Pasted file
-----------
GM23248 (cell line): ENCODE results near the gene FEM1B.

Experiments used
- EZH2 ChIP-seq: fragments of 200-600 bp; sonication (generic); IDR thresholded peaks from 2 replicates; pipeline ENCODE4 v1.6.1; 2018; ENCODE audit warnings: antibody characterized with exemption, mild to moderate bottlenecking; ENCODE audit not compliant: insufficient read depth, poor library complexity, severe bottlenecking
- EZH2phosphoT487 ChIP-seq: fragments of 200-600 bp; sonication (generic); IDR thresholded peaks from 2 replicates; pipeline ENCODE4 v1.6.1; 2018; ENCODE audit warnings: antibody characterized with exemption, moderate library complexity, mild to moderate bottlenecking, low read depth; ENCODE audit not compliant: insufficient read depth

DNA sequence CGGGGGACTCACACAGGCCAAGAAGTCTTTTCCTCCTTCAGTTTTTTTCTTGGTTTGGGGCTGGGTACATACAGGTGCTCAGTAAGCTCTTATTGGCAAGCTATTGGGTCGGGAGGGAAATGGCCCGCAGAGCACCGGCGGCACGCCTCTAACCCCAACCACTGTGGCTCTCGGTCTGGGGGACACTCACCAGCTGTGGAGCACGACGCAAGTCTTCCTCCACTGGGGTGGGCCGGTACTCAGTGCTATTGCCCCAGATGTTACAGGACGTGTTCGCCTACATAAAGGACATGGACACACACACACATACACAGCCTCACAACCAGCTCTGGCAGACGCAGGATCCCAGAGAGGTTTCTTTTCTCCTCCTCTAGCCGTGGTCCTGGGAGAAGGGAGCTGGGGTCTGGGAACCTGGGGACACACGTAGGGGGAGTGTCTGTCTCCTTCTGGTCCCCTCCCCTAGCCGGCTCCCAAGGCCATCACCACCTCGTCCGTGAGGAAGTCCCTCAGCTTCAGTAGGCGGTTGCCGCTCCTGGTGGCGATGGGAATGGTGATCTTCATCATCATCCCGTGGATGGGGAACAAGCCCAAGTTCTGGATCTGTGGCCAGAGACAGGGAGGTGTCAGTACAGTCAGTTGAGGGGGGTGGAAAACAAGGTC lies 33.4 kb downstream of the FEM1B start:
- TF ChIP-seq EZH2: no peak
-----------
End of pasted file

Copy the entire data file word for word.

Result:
GM23248 (cell line): ENCODE results near the gene FEM1B.

Experiments used
- EZH2 ChIP-seq: fragments of 200-600 bp; sonication (generic); IDR thresholded peaks from 2 replicates; pipeline ENCODE4 v1.6.1; 2018; ENCODE audit warnings: antibody characterized with exemption, mild to moderate bottlenecking; ENCODE audit not compliant: insufficient read depth, poor library complexity, severe bottlenecking
- EZH2phosphoT487 ChIP-seq: fragments of 200-600 bp; sonication (generic); IDR thresholded peaks from 2 replicates; pipeline ENCODE4 v1.6.1; 2018; ENCODE audit warnings: antibody characterized with exemption, moderate library complexity, mild to moderate bottlenecking, low read depth; ENCODE audit not compliant: insufficient read depth

DNA sequence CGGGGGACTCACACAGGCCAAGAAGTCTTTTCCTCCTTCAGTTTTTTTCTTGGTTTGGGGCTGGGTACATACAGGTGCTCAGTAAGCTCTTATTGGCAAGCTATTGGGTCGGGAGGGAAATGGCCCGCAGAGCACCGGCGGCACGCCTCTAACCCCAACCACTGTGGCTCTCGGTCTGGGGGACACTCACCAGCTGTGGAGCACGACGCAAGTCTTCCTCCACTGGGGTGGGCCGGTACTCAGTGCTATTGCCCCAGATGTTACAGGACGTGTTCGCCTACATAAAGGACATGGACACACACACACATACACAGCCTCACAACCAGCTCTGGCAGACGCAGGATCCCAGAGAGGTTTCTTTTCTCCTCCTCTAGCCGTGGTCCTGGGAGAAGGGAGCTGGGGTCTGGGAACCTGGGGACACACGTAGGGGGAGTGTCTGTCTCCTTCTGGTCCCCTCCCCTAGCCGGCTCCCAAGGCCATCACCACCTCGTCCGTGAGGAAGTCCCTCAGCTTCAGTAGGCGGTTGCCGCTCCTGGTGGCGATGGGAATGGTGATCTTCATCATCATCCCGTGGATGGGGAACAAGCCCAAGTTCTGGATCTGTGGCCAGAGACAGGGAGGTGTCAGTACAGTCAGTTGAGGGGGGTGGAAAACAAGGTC lies 33.4 kb downstream of the FEM1B start:
- TF ChIP-seq EZH2: no peak